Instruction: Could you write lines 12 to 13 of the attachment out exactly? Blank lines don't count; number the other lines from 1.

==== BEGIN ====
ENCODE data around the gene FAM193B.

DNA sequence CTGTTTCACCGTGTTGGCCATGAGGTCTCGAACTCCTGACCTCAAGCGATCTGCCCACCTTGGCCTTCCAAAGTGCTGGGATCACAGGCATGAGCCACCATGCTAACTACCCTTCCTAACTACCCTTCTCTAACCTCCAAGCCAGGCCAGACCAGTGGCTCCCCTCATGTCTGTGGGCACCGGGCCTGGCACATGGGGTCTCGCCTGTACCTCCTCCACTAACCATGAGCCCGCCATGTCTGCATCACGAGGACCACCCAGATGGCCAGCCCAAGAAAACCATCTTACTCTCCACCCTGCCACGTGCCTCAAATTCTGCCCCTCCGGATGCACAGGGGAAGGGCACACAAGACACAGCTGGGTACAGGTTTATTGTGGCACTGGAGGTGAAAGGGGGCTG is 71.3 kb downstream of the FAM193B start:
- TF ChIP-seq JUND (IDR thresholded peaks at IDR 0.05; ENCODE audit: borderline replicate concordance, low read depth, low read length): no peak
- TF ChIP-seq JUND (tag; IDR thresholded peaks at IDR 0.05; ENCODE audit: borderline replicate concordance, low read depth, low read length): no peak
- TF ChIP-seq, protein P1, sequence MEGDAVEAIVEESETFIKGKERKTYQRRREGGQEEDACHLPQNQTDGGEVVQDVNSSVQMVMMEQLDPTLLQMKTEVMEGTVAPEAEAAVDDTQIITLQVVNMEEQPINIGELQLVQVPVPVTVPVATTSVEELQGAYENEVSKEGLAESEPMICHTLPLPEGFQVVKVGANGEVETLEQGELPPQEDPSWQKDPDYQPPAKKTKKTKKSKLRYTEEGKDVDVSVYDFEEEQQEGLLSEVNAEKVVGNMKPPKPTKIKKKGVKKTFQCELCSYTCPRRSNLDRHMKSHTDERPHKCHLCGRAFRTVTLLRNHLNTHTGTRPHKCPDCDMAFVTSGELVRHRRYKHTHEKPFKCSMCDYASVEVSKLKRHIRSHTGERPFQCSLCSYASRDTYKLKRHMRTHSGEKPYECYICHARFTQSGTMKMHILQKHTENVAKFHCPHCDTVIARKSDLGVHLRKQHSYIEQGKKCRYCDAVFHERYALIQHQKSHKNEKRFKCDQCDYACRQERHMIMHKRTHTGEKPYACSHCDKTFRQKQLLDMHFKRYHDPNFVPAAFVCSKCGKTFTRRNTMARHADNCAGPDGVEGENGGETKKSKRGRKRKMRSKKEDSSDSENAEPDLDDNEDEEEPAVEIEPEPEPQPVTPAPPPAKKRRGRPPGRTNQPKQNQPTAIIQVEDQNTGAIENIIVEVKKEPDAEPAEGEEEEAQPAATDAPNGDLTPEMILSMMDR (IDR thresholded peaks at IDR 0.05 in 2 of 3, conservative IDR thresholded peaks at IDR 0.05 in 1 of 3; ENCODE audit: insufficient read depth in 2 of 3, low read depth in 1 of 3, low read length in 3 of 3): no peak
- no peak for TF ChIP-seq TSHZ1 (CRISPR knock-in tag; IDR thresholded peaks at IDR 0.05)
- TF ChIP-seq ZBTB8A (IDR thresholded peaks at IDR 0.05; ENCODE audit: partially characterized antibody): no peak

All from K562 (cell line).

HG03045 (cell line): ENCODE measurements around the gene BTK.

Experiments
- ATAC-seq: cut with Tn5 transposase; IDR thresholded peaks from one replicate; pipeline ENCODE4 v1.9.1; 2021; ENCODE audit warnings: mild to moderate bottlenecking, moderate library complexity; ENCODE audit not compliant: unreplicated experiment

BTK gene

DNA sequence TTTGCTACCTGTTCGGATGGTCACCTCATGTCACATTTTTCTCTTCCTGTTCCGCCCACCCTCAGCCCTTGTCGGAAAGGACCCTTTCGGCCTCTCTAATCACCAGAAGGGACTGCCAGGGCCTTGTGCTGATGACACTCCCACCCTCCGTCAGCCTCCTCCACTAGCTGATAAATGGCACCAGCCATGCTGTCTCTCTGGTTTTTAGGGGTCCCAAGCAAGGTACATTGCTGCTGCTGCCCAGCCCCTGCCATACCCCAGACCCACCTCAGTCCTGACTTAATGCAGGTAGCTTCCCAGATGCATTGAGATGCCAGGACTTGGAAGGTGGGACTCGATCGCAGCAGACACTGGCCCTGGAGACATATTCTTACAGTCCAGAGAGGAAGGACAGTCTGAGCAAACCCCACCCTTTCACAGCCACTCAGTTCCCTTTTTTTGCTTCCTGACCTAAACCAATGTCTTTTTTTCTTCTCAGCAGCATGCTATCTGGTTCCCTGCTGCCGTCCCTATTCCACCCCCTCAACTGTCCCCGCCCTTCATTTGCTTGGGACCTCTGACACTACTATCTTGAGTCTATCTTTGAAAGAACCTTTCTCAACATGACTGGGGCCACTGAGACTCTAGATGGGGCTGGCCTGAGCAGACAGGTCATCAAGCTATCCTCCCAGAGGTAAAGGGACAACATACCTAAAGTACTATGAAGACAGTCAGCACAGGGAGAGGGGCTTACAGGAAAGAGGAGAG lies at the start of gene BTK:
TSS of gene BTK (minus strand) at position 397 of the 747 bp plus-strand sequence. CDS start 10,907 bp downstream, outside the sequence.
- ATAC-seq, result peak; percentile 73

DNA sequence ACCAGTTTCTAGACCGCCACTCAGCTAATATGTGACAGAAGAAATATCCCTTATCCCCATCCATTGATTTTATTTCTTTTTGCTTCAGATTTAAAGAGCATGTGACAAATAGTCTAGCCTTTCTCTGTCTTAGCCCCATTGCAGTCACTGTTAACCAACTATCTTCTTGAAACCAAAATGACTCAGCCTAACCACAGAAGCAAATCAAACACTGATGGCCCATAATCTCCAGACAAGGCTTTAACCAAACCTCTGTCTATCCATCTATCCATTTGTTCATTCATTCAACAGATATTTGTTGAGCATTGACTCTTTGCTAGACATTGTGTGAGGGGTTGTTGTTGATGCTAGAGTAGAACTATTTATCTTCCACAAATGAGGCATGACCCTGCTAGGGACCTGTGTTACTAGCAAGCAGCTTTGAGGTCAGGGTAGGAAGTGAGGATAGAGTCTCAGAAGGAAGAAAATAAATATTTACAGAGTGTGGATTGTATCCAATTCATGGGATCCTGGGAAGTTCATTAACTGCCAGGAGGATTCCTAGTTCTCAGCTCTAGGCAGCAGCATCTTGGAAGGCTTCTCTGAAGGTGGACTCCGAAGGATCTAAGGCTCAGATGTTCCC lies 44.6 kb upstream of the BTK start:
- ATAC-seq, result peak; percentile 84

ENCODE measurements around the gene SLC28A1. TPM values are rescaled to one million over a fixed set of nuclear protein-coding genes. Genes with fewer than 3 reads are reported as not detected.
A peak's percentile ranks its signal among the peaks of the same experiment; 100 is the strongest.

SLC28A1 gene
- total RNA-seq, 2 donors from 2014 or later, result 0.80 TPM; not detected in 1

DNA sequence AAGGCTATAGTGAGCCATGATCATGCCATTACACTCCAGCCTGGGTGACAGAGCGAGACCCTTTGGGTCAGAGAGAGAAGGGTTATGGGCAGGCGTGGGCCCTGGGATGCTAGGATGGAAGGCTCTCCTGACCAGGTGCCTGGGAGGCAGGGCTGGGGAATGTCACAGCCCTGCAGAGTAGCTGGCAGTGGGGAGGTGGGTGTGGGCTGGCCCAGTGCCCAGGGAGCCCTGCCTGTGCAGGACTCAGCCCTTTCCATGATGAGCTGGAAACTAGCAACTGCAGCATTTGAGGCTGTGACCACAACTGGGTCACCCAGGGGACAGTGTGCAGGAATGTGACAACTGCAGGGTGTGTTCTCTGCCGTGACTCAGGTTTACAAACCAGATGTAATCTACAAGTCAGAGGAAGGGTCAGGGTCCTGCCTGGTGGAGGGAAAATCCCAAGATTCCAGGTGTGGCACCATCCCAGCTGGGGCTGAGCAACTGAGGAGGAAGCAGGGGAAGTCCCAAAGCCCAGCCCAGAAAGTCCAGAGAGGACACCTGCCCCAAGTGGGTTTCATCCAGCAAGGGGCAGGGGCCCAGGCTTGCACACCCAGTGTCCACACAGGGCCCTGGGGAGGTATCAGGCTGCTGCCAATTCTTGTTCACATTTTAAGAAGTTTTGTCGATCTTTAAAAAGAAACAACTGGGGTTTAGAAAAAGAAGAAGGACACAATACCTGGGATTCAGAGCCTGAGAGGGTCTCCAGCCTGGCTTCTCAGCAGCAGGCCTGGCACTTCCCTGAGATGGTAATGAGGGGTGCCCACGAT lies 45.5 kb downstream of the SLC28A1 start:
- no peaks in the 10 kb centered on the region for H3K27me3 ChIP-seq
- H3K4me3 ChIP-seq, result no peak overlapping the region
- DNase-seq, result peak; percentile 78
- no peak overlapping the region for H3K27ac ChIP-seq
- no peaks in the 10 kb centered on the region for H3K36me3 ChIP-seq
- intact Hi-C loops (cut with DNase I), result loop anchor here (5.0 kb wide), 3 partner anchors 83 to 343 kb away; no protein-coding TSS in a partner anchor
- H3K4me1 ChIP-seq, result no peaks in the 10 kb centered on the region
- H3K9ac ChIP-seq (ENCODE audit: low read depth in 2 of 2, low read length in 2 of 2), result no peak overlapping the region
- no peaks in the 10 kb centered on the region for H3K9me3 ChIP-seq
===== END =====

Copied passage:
BTK gene

DNA sequence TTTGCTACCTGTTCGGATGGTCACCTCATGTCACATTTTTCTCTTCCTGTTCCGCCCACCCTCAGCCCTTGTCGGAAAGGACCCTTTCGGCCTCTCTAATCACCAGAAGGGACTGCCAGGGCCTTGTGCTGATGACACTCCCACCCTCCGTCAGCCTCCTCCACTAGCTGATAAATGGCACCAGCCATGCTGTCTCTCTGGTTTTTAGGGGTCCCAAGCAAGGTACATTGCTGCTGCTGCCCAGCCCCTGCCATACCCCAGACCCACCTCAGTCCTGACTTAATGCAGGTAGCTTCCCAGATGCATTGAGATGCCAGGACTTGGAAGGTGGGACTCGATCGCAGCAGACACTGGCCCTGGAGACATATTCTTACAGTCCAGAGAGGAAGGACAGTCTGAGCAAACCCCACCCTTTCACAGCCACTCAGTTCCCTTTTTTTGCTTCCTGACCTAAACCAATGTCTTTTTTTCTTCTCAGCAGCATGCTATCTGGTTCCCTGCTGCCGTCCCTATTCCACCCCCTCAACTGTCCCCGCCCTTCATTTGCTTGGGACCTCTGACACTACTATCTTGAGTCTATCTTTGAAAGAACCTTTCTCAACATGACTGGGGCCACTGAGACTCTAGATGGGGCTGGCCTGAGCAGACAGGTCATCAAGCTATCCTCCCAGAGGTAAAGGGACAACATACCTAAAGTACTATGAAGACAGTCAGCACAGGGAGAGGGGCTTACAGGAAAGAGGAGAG lies at the start of gene BTK: